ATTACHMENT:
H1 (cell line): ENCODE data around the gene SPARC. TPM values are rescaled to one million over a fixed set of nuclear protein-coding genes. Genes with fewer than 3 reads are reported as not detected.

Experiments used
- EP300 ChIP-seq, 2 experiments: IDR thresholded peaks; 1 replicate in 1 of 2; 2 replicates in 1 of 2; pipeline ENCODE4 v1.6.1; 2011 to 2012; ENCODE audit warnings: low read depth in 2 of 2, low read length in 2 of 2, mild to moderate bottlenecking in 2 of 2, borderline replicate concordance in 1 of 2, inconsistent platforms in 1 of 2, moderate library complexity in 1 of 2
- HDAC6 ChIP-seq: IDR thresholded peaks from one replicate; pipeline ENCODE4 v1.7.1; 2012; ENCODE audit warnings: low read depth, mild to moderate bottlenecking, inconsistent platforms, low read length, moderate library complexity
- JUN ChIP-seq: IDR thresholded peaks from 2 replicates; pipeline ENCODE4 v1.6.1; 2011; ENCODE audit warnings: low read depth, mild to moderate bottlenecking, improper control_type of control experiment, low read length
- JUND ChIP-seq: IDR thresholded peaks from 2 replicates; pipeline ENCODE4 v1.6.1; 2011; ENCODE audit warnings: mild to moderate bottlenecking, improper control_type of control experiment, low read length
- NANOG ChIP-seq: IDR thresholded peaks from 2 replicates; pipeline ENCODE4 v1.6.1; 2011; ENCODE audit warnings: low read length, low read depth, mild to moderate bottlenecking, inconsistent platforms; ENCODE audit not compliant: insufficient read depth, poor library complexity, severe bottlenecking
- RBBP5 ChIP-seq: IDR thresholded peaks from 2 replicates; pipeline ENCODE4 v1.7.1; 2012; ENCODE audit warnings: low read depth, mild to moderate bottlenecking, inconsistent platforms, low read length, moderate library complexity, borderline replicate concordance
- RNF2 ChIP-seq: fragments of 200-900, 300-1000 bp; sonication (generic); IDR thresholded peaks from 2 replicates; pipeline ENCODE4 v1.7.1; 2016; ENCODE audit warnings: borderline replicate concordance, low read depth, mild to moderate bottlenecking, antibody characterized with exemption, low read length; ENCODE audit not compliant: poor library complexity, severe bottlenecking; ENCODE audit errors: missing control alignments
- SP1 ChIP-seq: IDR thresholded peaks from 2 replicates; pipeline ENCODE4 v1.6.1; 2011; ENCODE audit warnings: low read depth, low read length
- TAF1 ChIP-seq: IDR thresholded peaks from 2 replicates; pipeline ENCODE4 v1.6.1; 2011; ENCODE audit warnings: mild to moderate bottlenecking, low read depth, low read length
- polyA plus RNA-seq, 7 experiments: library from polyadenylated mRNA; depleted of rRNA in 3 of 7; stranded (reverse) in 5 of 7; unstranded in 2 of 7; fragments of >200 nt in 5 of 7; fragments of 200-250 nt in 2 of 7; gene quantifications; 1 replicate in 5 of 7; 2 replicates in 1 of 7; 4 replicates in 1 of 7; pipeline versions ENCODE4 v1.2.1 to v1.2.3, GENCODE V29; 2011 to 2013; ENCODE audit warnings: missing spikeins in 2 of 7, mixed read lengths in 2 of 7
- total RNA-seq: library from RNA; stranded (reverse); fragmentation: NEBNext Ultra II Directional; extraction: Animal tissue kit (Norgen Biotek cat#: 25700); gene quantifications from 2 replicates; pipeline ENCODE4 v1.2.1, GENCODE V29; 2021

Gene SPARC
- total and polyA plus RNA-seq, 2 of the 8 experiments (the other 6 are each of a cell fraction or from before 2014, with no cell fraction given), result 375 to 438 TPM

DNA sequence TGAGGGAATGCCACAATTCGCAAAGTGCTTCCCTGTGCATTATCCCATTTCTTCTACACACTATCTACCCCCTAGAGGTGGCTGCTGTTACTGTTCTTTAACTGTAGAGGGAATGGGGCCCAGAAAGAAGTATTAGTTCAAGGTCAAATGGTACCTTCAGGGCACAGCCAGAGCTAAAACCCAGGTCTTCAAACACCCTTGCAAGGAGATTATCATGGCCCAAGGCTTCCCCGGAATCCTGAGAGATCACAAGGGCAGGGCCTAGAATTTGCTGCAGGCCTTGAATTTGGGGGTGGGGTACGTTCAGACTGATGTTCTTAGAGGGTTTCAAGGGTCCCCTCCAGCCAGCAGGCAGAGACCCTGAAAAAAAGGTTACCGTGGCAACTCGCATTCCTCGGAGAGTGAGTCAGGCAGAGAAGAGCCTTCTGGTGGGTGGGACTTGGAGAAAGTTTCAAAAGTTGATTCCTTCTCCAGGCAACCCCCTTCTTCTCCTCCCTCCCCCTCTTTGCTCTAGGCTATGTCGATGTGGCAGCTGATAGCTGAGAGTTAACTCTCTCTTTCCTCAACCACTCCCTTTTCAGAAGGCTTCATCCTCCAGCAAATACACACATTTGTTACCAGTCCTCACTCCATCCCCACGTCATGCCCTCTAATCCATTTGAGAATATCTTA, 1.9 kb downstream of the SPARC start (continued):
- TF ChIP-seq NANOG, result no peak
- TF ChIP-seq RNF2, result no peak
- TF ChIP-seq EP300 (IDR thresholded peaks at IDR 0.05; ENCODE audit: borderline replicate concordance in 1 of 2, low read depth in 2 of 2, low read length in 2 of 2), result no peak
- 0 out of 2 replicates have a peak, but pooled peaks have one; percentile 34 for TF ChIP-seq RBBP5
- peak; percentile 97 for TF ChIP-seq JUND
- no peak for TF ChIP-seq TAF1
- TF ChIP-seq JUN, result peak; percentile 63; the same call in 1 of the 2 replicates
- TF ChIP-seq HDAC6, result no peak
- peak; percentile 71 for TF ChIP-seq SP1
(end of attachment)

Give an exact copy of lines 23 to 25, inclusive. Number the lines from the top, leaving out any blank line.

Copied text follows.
- TF ChIP-seq JUN, result peak; percentile 63; the same call in 1 of the 2 replicates
- TF ChIP-seq HDAC6, result no peak
- peak; percentile 71 for TF ChIP-seq SP1